Matters of moment, January 1986

Browse pages
Current page

1

Current page

2

Current page

3

Current page

4

Current page

5

Current page

6

Current page

7

Current page

8

Current page

9

Current page

10

Current page

11

Current page

12

Current page

13

Current page

14

Current page

15

Current page

16

Current page

17

Current page

18

Current page

19

Current page

20

Current page

21

Current page

22

Current page

23

Current page

24

Current page

25

Current page

26

Current page

27

Current page

28

Current page

29

Current page

30

Current page

31

Current page

32

Current page

33

Current page

34

Current page

35

Current page

36

Current page

37

Current page

38

Current page

39

Current page

40

Current page

41

Current page

42

Current page

43

Current page

44

Current page

45

Current page

46

Current page

47

Current page

48

Current page

49

Current page

50

Current page

51

Current page

52

Current page

53

Current page

54

Current page

55

Current page

56

Current page

57

Current page

58

Current page

59

Current page

60

Current page

61

Current page

62

Current page

63

Current page

64

Current page

65

Current page

66

Current page

67

Current page

68

Current page

69

Current page

70

Current page

71

Current page

72

Current page

73

Current page

74

Current page

75

Current page

76

Current page

77

Current page

78

Current page

79

Current page

80

Current page

81

Current page

82

Current page

83

Current page

84

Current page

85

Current page

86

Current page

87

Current page

88

Current page

89

Current page

90

Current page

91

Current page

92

Current page

93

Current page

94

Current page

95

Current page

96

Current page

97

Current page

98

Current page

99

Current page

100

Current page

101

Current page

102

Current page

103

Current page

104

Current page

105

Current page

106

Current page

107

Current page

108

Current page

109

Current page

110

Current page

111

Current page

112

Current page

113

Current page

114

Current page

115

Current page

116

Current page

117

Current page

118

Current page

119

Current page

120

Current page

121

Current page

122

Current page

123

Current page

124

The Safety of Rally Spectators

Another very exciting and interesting RAC Rally has, with luck, safely concluded, watched by astonishingly large numbers of spectators — we sometimes wonder which attracts the greater number, the Veteran Car Run or the RAC Rally, but we know who are the more knowledgeable onlookers! It would be a National tragedy if this great event, giving so much enjoyment to so many people, had ever to be stopped.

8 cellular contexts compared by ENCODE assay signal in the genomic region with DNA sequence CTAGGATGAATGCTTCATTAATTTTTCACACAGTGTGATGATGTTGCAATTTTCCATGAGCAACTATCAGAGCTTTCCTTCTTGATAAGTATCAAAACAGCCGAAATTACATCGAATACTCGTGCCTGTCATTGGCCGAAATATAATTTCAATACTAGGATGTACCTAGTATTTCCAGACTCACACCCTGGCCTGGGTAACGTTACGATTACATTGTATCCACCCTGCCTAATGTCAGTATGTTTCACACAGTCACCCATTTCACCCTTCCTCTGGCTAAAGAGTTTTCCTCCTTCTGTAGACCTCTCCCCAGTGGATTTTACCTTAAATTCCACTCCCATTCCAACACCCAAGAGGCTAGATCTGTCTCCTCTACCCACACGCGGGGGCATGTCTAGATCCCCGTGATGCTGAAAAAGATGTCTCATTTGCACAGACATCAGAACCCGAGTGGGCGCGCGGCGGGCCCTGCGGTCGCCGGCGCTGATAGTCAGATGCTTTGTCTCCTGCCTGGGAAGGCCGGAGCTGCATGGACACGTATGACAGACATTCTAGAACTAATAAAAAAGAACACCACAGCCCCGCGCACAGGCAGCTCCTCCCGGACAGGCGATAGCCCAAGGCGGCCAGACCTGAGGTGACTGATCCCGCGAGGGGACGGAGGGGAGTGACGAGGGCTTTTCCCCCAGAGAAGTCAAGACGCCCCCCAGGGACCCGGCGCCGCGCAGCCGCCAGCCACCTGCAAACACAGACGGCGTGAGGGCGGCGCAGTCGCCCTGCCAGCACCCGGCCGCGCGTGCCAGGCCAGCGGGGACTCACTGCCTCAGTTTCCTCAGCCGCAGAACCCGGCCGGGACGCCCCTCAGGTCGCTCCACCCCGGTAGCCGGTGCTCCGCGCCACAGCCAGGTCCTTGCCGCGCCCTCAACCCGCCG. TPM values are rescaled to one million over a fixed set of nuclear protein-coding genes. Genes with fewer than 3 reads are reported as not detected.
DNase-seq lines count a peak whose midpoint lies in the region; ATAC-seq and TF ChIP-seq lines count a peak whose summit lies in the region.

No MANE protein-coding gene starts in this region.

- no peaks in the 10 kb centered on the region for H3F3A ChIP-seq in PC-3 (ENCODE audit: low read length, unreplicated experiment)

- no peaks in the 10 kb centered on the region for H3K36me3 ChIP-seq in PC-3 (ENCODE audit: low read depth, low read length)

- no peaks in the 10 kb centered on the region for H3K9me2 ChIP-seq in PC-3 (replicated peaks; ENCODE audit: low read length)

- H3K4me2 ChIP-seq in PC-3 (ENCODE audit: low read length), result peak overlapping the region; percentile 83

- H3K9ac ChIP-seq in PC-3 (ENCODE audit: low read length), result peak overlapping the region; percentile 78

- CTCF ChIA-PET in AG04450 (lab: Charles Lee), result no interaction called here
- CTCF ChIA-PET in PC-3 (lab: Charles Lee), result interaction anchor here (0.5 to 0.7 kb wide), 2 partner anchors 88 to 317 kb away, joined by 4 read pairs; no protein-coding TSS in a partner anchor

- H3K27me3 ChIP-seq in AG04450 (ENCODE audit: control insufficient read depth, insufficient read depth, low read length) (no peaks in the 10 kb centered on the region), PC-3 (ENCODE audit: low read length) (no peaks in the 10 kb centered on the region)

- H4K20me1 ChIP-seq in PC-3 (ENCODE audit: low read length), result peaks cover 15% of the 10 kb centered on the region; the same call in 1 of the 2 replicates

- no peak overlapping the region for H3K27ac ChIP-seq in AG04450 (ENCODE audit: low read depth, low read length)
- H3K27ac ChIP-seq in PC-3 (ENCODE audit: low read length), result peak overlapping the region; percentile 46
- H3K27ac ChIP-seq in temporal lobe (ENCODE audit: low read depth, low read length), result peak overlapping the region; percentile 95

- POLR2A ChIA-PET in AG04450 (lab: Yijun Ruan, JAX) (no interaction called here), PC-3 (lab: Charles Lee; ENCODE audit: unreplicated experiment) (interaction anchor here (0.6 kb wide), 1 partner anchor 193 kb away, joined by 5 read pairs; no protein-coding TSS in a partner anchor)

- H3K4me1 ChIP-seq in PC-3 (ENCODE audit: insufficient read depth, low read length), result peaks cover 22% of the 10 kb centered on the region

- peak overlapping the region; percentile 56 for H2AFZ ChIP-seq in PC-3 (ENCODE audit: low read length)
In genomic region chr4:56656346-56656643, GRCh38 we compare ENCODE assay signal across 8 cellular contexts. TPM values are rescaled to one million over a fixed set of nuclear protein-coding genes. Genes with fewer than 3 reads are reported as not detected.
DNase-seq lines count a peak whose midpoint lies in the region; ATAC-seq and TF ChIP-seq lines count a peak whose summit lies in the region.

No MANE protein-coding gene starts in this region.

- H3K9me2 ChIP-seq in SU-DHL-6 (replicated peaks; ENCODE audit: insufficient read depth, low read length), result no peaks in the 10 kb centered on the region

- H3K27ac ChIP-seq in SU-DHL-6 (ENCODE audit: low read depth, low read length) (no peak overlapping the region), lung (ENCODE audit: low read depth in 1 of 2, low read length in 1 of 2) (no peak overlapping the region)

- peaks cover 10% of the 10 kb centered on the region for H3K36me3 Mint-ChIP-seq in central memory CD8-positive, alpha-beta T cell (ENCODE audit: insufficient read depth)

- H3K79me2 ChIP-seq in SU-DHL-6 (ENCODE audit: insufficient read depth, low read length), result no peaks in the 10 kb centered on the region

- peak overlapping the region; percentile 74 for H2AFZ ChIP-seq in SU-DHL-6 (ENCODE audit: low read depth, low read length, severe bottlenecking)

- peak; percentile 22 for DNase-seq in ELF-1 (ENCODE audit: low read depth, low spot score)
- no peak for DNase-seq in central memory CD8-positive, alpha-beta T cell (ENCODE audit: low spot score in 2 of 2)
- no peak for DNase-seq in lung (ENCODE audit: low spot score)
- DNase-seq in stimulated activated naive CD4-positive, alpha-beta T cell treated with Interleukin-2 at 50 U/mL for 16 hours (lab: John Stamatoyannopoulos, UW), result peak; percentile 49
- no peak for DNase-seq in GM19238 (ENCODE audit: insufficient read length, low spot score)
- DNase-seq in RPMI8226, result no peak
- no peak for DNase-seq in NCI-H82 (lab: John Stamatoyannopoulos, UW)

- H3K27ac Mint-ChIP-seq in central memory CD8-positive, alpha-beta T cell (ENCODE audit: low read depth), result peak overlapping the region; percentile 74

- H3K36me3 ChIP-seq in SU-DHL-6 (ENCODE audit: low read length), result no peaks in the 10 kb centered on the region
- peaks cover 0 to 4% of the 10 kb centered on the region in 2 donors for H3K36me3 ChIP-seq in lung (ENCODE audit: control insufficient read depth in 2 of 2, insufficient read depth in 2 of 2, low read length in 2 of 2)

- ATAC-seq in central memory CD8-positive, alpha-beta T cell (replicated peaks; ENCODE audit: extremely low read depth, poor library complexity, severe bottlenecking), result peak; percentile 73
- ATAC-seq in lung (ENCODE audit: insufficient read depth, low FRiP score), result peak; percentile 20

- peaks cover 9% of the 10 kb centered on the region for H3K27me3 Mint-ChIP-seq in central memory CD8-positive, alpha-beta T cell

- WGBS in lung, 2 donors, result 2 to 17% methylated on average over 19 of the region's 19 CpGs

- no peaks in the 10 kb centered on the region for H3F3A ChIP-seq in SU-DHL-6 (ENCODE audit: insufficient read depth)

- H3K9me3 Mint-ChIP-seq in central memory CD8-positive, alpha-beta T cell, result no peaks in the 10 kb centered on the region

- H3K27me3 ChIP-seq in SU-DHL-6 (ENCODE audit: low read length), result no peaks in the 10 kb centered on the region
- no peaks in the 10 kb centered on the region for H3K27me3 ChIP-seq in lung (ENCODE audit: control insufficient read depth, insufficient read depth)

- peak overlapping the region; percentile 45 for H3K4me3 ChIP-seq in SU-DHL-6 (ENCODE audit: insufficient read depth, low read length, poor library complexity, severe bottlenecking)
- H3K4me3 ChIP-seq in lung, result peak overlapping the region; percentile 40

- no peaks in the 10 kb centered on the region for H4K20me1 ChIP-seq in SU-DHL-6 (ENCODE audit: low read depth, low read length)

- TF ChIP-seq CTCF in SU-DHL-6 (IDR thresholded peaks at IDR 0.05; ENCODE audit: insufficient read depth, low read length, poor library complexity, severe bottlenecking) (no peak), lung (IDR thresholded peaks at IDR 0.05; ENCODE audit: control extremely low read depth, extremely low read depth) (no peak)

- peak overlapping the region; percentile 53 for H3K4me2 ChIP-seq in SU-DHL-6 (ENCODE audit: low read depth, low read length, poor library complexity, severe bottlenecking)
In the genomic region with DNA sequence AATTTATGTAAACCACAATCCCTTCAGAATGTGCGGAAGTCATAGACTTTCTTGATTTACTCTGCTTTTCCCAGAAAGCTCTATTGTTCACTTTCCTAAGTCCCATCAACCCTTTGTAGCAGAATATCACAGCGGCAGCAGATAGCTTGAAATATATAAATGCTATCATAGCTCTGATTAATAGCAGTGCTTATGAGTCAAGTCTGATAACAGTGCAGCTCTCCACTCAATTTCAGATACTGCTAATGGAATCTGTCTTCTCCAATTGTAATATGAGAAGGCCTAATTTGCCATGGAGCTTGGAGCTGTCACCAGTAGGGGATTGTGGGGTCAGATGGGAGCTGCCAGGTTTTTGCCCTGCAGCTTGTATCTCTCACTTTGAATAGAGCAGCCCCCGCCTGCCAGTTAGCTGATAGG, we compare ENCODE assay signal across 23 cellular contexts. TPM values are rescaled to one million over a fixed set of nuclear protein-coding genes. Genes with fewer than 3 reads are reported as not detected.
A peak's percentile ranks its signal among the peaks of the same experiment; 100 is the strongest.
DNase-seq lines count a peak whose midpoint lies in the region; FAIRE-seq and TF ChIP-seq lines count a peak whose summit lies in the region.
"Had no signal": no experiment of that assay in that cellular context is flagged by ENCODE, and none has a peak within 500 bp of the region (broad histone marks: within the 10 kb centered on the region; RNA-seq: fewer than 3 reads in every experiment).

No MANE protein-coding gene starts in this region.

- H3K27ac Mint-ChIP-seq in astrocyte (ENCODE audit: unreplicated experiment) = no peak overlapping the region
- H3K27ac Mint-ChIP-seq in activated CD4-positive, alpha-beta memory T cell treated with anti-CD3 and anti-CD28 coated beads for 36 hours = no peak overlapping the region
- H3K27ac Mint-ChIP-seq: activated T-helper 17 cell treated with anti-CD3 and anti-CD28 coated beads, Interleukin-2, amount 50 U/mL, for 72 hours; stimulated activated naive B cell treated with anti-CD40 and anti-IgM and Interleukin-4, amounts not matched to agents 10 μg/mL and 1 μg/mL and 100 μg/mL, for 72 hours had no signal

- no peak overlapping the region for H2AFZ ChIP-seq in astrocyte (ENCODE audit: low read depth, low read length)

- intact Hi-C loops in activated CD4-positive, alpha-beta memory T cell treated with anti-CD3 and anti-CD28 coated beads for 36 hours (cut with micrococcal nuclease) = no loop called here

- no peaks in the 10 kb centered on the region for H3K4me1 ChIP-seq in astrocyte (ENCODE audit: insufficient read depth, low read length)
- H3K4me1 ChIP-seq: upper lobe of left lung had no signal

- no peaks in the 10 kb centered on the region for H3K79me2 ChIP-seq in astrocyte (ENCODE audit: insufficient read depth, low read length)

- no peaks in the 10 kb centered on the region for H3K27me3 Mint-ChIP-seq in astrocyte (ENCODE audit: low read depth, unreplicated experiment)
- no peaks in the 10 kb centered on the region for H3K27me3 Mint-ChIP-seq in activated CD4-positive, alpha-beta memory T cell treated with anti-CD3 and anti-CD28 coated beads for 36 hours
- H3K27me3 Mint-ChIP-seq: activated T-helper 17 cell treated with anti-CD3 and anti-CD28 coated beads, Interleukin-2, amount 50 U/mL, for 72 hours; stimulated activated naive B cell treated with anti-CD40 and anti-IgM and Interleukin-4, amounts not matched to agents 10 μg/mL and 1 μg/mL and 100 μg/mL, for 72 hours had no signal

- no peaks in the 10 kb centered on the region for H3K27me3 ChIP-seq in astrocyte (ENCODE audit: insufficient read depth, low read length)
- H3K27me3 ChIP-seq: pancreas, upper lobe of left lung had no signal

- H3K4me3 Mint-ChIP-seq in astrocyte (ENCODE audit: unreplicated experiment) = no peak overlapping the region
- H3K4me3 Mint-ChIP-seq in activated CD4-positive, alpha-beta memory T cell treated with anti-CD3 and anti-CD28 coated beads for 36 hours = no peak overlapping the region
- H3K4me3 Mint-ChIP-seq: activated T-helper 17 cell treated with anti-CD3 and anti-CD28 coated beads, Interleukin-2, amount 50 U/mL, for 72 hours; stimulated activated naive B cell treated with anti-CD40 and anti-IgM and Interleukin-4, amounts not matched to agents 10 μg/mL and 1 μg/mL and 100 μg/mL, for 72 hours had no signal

Yet the danger is very apparent, with spectators separated from rally cars that now develop over 400 bhp and exceed 100 mph over the most slippery of surfaces by mere ropes, and warned of approaching cars only by the marshals’ whistles. Those who attend in their hundreds of thousands are out for a good time, at some considerable expense, probably having taken time off work to watch their favourite sport. It would be a million pities if any of them were roger injured or killed. Yet the writing seems to be writ large on the safety-first wall. Le Mans survived the unexpected horrific accident of 1955 only because a closed race-circuit can be given Armco and catch-fencing to keep the cars away from the public, and danger’ areas can be reconstituted. Not so with open-road events A car going into the crowd stopped the Ulster TT after 1936, and the Mille Miglia was abandoned after 1957, for the same reason. Long before that public-road speed events in this country had been banned by the RAC because crowds could not be controlled on what was public land, even by uniformed policemen, the trouble coming to a head after a non-fatal accident to a spectator at Kop Hill in 1925.

We do not know how Forestry Commission areas are regarded in Law, when rallies are passing through them, and spectators have access, especially at stages where people are allowed in free and few warnings are displayed. But a fatal accident might well kill rallies as they have done road-racing. We feel for the Stage Commander who had to close one stage of the RAC Rally because the spectators could not be controlled. What a responsibility! But how right he was… We know from personal experience that marshals have little or no real authority over spectators who fail to see they are in dangerous places. Requesting them to move can result in verbal abuse or worse, and officials may find themselves tempted to respond in like fashion. None of which is good for the Sport, or can provide a solution. We do not know what the remedy may be. But we do see that the present situation is potentially a very alarming one, that needs solving. NOW.

We wish a Happy and Prosperous New Year to All our Readers

Related articles

Related products